Good WiFi was the difference between work-from-home bliss and hell during COVID-19.
But even the best router and NBN plan hasn’t been able to cut it for Australia’s pro-gamers.
Vincent “Vinny” Daniele plays Rainbow Six Siege for a living.
His team, Wildcard Gaming, was ranked first in the country heading into the 2021 Oceanic Nationals; a ranking that counts for little while the pandemic keeps Australia cut-off from the rest of the world.
How did COVID-19 impact tournaments last year and how will it affect 2021?
“It’s gonna be completely online for the majority of this year,” Vinny told 9News.
“We actually qualified for the Six Invitational which is basically the biggest tournament in the game. It’s the top 20 teams in the world which was meant to be held in France in late February, but unfortunately, we weren’t allowed to get out of the country.”
“The event was then postponed until May and at this stage we’re still on track to go but it’s pretty optimistic to think we can get out of the country.”
Does being stuck on WiFi affect your performance or is the internet connection good enough in Australia for you to play international teams?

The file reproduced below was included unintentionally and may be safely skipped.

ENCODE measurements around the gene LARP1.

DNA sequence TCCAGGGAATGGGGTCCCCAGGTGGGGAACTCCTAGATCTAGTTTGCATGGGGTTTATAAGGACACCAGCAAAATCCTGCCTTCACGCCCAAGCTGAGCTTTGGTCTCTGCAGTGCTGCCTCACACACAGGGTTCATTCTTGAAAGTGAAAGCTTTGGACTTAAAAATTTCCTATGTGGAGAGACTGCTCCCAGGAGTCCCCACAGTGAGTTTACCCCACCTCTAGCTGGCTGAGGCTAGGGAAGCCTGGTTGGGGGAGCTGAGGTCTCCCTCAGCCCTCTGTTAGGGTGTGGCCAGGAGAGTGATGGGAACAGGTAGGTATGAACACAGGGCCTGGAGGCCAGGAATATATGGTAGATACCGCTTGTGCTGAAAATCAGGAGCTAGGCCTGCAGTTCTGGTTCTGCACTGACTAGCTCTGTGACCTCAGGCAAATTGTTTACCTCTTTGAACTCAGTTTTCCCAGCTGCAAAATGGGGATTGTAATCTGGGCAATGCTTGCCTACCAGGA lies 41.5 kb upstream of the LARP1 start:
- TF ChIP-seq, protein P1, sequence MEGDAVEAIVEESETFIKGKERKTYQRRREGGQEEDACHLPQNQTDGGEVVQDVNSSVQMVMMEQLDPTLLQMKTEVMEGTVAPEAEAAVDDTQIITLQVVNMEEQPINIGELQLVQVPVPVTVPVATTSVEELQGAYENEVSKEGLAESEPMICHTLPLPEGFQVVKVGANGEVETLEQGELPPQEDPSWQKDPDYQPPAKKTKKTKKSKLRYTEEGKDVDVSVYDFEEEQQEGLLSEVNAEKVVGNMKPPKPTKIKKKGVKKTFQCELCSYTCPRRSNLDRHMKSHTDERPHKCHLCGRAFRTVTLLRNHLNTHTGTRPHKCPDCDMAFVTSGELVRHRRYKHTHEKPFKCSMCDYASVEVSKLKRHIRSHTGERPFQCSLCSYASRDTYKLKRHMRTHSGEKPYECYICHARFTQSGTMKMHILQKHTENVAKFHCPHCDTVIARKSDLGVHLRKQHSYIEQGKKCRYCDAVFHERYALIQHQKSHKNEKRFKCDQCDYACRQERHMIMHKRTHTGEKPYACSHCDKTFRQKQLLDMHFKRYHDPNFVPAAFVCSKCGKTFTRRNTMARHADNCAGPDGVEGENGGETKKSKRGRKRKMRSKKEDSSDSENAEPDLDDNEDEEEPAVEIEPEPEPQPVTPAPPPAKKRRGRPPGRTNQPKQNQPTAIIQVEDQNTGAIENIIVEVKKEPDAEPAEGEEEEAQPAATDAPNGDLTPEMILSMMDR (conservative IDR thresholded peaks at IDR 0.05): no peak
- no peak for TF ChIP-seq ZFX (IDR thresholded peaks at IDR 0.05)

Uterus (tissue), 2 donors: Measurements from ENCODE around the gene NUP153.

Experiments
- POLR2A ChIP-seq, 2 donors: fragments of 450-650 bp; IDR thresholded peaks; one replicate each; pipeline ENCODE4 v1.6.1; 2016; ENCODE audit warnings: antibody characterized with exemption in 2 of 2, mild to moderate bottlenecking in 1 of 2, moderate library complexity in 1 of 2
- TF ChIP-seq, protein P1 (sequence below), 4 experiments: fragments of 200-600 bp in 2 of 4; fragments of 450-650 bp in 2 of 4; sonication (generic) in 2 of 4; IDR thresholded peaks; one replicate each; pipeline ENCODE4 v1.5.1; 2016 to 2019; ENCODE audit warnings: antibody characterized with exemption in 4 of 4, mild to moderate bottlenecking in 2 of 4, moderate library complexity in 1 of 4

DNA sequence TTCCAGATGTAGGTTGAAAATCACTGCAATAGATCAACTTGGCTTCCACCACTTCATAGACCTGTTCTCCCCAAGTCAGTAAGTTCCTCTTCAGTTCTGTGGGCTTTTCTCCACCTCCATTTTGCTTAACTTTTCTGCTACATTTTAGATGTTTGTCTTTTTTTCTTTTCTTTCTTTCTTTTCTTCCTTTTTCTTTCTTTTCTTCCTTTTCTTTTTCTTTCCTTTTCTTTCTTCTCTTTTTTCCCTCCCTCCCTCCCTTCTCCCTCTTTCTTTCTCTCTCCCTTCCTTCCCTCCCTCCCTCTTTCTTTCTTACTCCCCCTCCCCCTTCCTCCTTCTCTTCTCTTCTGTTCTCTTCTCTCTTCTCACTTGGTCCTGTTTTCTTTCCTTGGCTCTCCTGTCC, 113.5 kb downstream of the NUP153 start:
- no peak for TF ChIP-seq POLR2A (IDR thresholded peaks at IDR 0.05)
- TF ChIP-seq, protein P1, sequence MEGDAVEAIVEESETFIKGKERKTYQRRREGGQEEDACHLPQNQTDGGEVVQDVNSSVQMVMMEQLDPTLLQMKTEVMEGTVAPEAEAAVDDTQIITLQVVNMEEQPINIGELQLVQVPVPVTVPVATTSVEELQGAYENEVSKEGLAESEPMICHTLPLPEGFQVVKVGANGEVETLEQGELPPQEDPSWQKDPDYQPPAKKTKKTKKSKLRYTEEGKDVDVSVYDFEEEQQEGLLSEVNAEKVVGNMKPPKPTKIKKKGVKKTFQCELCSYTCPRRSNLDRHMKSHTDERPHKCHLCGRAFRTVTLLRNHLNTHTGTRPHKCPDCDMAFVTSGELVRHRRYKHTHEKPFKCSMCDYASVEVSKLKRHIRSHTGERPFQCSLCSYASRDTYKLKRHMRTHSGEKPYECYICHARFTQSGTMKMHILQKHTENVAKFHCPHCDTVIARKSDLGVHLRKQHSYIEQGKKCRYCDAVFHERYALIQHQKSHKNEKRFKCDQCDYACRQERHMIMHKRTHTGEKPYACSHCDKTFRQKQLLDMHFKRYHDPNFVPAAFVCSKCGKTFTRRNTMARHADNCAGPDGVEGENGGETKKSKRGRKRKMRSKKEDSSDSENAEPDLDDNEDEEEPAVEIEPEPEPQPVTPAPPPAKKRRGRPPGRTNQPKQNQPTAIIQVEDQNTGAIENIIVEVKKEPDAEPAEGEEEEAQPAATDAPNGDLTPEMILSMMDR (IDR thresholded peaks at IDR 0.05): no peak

“It’s basically impossible to play against teams from Europe and America,” Vinny says.
“We sometimes practice against Asian teams, but really that’s the furthest you’ll go away from Australian servers.
“That means that online events aren’t really possible and not being able to play at these offline events impacts the way the global rankings stack up.
“It’s hard to gauge where everybody is just based on the way they’re playing within their own region, since every region kind of plays the game differently.
“At the moment, we’re more focused on being number one in Australia rather than top 20 in the world.”
You joined Wildcard late last year to immediate success, winning the Oceanic November Six Major. Since then you’ve lost your captain?
“A few weeks ago we were extremely confident going into Nationals, but there’s been a pretty drastic roster change,” Vinny says.
“It’s kind of made us re-evaluate our expectations and goals for this season.”
“I’ve come close before to winning Oceanic Nationals with previous teams but I knew when I was joining Wildcard I was joining a pretty amazing pedigree of players that have had unbelievable success.”
“I just had to slot in and do my best to continue that winning form and it was really exciting that we won straight off the bat.”
“We were able to click very early on.”
eSports in general is becoming bigger. We often report on stories like “a 13-year-old has just won $300,000 playing Fortnite” but those tournaments always feel random. What’s your take as a pro Aussie gamer?
“It’s really exciting seeing the way that it’s growing,” Vinny says.
“Obviously, Coronavirus put a hold on those offline events in Australia and I was really excited for what was to come.
“A few years ago you would never consider this a career option but I think it’s becoming more and more accessible for people in Australia.
“It’s really exciting to see that kind of talent that is coming out of the country.